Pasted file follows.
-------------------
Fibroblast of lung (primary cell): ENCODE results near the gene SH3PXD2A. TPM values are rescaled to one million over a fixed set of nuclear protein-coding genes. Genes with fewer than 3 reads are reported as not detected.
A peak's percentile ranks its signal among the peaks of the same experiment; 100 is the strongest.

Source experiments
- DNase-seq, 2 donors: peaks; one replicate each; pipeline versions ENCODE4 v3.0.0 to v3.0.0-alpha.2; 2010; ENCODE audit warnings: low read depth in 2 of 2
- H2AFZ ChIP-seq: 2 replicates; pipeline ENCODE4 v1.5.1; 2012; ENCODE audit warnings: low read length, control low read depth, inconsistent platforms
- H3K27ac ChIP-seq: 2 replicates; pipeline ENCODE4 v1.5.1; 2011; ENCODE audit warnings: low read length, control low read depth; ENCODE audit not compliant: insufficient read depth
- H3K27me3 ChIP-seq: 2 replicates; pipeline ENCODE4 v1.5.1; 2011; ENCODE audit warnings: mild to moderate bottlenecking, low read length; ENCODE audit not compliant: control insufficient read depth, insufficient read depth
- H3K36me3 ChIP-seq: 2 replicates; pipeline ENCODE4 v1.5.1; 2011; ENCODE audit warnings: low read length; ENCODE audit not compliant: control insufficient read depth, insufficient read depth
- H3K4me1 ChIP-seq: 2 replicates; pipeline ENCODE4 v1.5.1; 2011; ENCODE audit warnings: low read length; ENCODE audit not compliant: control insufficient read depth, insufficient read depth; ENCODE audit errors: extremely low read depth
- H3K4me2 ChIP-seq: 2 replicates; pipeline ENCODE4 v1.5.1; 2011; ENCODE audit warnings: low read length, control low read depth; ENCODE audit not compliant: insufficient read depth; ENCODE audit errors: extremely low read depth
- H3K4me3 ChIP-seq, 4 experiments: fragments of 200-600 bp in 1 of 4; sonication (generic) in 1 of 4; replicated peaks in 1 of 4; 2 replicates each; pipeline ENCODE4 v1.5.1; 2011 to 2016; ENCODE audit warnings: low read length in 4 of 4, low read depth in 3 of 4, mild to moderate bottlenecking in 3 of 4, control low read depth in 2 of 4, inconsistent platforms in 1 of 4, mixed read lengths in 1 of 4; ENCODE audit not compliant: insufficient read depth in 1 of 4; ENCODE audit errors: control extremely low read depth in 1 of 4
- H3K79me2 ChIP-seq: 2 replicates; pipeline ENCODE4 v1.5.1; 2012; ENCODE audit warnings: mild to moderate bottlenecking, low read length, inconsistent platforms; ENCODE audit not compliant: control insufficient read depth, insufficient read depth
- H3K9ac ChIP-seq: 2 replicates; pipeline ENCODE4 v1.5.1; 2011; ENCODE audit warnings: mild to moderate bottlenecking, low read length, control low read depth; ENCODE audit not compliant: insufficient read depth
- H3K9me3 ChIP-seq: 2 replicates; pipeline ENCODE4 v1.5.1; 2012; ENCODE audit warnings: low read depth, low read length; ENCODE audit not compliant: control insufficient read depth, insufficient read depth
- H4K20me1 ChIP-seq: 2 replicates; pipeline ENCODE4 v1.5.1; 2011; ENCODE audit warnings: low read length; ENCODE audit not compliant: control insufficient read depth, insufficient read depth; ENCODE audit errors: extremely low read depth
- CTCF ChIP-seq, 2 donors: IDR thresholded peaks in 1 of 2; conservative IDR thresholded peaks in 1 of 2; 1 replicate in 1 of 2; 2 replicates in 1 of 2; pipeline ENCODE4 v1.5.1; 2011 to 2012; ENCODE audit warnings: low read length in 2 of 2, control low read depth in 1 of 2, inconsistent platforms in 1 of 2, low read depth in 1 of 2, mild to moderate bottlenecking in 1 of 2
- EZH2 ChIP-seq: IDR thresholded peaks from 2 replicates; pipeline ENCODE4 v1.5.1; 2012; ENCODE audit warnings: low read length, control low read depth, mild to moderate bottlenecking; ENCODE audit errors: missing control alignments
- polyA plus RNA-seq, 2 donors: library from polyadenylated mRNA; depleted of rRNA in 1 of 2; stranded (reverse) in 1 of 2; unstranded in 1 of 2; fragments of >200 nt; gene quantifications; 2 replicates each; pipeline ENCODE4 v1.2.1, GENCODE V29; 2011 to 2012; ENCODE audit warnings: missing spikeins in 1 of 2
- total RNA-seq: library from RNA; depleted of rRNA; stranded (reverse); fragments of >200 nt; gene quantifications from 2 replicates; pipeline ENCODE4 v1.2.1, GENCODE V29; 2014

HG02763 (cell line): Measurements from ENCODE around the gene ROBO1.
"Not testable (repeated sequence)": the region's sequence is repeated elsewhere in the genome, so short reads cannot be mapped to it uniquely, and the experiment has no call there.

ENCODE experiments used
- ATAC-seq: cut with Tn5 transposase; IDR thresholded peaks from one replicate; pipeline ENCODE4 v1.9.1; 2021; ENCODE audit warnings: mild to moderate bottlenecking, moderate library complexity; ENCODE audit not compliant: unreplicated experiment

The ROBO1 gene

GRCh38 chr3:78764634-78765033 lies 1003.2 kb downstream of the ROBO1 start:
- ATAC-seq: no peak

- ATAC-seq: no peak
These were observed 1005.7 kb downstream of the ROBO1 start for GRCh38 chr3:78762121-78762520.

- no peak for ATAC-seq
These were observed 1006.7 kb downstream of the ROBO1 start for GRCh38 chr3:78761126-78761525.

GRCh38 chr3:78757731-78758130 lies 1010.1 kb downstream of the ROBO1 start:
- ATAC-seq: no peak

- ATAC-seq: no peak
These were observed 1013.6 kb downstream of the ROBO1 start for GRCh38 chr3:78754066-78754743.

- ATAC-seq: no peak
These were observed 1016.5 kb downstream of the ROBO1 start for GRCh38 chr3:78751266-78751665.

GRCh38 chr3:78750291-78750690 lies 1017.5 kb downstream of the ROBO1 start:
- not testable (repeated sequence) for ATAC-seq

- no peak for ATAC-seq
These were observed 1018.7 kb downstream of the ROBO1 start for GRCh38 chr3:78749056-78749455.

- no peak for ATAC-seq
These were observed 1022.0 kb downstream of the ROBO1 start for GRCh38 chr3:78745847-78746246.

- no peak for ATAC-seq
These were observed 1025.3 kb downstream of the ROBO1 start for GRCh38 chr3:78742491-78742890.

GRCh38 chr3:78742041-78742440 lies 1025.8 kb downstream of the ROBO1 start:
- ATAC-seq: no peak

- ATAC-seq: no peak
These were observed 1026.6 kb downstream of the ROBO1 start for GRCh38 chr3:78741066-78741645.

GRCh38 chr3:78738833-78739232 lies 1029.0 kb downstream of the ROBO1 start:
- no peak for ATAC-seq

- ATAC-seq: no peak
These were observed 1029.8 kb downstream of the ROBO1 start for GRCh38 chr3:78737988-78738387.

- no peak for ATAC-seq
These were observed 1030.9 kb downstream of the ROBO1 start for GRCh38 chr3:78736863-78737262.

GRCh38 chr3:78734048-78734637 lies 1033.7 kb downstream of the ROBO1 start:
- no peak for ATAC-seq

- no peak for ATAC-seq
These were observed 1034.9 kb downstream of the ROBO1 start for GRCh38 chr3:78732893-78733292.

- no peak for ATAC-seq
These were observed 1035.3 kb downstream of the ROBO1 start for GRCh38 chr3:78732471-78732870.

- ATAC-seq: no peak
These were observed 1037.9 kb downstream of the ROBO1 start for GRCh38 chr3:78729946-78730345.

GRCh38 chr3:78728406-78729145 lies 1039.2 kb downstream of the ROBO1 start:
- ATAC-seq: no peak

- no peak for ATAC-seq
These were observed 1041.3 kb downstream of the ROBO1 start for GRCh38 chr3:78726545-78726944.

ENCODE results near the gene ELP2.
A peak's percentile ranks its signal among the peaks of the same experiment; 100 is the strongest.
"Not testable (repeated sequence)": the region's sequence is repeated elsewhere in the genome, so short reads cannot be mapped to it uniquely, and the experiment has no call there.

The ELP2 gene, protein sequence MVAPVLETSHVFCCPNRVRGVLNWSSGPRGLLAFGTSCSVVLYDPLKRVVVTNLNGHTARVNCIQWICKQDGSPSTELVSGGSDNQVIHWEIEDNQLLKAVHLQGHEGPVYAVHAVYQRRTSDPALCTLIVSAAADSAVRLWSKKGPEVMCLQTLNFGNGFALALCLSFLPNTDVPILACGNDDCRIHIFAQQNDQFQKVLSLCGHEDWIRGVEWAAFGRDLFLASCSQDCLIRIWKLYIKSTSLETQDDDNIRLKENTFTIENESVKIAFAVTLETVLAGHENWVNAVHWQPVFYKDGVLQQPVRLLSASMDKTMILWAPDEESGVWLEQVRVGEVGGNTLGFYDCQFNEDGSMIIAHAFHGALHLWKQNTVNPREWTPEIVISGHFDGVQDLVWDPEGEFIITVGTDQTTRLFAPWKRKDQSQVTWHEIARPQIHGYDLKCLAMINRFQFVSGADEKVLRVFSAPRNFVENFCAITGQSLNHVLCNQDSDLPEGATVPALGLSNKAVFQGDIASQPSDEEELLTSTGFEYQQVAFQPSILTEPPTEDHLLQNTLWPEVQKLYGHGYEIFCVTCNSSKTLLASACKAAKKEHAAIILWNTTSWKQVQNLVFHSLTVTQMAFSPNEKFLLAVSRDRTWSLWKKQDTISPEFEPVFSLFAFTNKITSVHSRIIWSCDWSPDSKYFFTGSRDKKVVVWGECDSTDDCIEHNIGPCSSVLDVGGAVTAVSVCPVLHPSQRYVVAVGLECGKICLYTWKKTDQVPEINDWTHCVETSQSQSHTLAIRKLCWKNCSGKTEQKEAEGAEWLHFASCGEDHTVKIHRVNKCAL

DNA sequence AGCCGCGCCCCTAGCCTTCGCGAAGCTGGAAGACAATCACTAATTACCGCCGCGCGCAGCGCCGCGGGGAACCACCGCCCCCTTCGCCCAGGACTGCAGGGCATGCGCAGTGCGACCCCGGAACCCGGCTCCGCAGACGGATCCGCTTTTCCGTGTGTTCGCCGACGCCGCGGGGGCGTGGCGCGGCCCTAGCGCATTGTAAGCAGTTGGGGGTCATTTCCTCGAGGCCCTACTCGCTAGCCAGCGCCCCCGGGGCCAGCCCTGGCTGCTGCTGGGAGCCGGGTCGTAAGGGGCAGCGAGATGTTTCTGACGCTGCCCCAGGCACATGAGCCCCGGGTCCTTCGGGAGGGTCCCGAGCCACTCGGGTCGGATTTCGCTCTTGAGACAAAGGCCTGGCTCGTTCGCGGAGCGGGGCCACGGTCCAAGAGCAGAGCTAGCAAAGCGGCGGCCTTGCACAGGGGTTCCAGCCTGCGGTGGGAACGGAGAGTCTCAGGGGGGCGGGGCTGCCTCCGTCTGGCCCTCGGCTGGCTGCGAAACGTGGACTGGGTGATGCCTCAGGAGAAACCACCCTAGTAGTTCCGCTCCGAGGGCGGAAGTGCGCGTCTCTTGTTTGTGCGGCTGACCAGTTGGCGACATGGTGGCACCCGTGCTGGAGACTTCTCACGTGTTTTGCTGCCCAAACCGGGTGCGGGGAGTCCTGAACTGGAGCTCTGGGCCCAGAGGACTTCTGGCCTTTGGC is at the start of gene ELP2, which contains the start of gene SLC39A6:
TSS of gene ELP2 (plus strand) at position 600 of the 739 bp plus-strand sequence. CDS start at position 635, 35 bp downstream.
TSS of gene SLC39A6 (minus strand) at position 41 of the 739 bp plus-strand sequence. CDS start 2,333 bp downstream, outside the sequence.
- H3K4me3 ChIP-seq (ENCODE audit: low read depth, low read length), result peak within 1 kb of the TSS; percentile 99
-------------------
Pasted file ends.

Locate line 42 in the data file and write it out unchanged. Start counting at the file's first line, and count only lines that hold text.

These were observed 1022.0 kb downstream of the ROBO1 start for GRCh38 chr3:78745847-78746246.